For the average person trying to improve their photography, a workshop can be a great way to learn. At the same time, all workshops are not created equal. I'll attempt to share my practical experience in attending them to help you choose the right one for you.
First and foremost, it's important to distinguish whether you’re going to be attending a photography workshop, or a photography tour. They both have the word photography in them, but the similarity ends shortly after that. A photography workshop would be comprised of students and instructors. A good ratio would be one instructor for every five to six students. The instructors would be able to provide you advice on composition, lensing, using filters and polarizers, aperture, shutter and ISO settings, etc. Bear in mind, they may not be familiar with your particular camera. As boring as it may be to sit down and read the camera manual, it pays huge dividends when on a workshop to know how to control the various features your camera may have. One important note; the smaller the class size, the less you'll be jockeying for the same location once you arrive at your shooting location
A photography tour on the other hand is really just that. You bring your camera and they take you to locations to shoot. For someone who is pretty proficient with their camera, but unfamiliar with an area perhaps they're travelling to, that might be just fine. But there's little chance you'll be able to get any instruction on improving your photography.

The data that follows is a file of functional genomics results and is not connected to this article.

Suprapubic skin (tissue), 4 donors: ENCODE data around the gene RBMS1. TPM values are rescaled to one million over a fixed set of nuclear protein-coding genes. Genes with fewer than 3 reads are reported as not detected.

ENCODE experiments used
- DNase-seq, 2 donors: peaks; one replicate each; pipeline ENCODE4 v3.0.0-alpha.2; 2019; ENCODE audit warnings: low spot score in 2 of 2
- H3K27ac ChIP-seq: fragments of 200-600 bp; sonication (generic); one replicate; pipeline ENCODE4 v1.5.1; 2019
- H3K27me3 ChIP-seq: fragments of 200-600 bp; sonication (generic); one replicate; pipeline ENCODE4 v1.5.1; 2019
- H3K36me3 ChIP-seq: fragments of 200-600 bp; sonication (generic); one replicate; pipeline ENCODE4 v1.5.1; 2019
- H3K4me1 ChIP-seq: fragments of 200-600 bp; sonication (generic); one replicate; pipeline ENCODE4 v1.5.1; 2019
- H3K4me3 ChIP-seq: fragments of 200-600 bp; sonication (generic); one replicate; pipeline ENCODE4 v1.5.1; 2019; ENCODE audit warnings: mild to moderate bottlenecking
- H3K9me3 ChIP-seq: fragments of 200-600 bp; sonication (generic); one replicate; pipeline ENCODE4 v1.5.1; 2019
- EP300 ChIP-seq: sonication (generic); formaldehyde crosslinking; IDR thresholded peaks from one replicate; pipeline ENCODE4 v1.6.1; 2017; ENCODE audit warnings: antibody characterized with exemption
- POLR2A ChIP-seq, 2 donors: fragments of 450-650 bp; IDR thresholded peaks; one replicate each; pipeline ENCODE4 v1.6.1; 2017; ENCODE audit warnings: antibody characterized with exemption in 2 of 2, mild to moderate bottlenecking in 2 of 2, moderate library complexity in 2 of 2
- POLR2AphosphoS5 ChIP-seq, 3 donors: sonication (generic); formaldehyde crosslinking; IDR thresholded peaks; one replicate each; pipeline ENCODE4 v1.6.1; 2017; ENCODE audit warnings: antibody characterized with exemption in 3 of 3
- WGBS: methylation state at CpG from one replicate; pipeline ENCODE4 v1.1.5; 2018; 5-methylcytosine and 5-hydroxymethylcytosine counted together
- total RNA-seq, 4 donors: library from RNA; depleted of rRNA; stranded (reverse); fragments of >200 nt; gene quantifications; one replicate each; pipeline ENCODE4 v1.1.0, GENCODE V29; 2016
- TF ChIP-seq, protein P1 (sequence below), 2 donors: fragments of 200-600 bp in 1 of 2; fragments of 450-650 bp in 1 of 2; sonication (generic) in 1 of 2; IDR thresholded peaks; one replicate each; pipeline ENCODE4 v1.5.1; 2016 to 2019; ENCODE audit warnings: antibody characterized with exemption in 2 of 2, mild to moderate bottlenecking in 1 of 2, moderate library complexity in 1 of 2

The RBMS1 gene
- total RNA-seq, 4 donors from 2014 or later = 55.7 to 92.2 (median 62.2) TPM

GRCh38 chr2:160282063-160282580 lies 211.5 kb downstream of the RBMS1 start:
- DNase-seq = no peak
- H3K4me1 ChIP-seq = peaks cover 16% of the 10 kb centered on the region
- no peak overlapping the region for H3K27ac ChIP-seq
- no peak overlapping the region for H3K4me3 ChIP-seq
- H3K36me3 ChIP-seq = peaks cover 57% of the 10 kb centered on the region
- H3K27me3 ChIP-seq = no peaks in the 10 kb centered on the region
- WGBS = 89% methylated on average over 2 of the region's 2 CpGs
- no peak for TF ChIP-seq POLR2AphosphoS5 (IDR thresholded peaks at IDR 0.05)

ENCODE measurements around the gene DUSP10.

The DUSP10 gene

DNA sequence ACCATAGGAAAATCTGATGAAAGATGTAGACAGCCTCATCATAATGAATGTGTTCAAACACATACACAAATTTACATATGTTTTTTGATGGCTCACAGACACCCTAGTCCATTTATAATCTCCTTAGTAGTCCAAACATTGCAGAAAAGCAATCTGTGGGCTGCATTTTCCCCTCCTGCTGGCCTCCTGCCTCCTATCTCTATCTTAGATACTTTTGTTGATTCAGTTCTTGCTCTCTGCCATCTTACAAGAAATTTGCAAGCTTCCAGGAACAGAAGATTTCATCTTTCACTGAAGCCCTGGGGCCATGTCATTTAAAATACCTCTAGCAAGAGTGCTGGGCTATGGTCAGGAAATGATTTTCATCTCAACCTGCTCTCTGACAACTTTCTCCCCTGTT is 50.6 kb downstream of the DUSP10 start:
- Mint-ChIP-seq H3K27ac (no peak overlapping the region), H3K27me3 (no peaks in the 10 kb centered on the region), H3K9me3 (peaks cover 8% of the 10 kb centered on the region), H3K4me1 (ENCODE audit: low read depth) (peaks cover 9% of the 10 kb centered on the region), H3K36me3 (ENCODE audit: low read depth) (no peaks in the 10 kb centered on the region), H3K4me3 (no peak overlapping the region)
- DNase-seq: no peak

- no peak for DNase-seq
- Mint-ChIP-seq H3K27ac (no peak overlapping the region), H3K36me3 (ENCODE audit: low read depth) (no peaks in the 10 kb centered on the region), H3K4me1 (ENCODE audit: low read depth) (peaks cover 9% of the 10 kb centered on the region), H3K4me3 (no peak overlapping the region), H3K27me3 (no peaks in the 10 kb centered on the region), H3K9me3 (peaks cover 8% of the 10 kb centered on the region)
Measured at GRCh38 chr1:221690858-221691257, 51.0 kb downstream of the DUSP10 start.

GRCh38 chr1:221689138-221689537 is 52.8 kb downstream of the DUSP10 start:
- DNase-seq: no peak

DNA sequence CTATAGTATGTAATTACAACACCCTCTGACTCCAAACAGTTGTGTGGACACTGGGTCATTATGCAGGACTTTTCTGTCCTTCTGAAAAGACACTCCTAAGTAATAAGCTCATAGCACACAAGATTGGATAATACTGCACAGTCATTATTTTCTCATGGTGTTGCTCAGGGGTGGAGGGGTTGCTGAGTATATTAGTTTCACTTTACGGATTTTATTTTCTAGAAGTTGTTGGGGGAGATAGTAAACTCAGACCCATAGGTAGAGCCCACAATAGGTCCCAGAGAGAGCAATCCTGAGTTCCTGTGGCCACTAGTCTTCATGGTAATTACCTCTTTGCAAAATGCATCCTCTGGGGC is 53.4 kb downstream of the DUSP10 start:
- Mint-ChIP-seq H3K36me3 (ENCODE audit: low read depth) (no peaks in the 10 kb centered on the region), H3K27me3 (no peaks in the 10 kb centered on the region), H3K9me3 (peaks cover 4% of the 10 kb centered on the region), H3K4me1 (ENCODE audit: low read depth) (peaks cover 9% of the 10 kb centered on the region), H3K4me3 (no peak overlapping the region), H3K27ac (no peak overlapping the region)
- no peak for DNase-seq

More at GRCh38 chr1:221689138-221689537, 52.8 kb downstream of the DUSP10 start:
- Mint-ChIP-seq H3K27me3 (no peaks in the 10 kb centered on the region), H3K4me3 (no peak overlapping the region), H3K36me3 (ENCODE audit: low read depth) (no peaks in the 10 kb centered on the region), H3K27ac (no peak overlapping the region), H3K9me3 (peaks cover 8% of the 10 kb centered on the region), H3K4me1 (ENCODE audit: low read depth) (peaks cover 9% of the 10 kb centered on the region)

While on the subject of instruction, how does one go about finding a reputable workshop? If you do a web search for photography workshops, all sorts of search results will come back, but how will you know what to look for after that? I strongly suggest searching in a different manner, by perhaps looking on a photography magazine website and then look for available workshops within them. Find a workshop that looks interesting to you, but then give them a call. Find out what the teacher/student ratio is. How long have they been conducting workshops? Are they patient with all types of experience levels? And what costs are included in the fee? There are many fine photographers out there that lead workshops, but may not be the best teachers. And of course, if you know people who've attended workshops before, find out which one they got the best instruction or enjoyed the most.
Another thing about workshops is the cost. They can cost anywhere from a nice lunch out to a second mortgage and I've found there's not necessarily a correlation between cost and quality. I once had a "workshop" with a photographer in Hawaii who drove me around to great locations, gave great advice and was as pleasant as could be. I was his only client that day and it only cost me $175. Nice.
If you decide to splurge on a workshop, make sure you let the workshop instructors know what you want to get out of it. Say you want to get better at composition, or better travel pictures or whatever it is that you want to get better at, but let them know. Then they can focus their time with you on accomplishing your goals.
The workshop will probably also provide a list of "suggested equipment." You may only have a DSLR with the kit lens, and that might be fine. But there are also resources like Borrowlenses.com where you can rent equipment to fill out your camera bag for that trip. Find out from the workshop what's "most valuable" to have on the particular workshop.
My final words about workshops are to remember to have fun. If you're on a trip to a national park, don't forget to take your eye out of the viewfinder now and again and just enjoy the scenic grandeur. It's easy to get frustrated by having spent the money to attend the workshop and then feeling like you have to "get the shot." Just take the scene in, take a deep breath and return to the basics. Great photos will follow.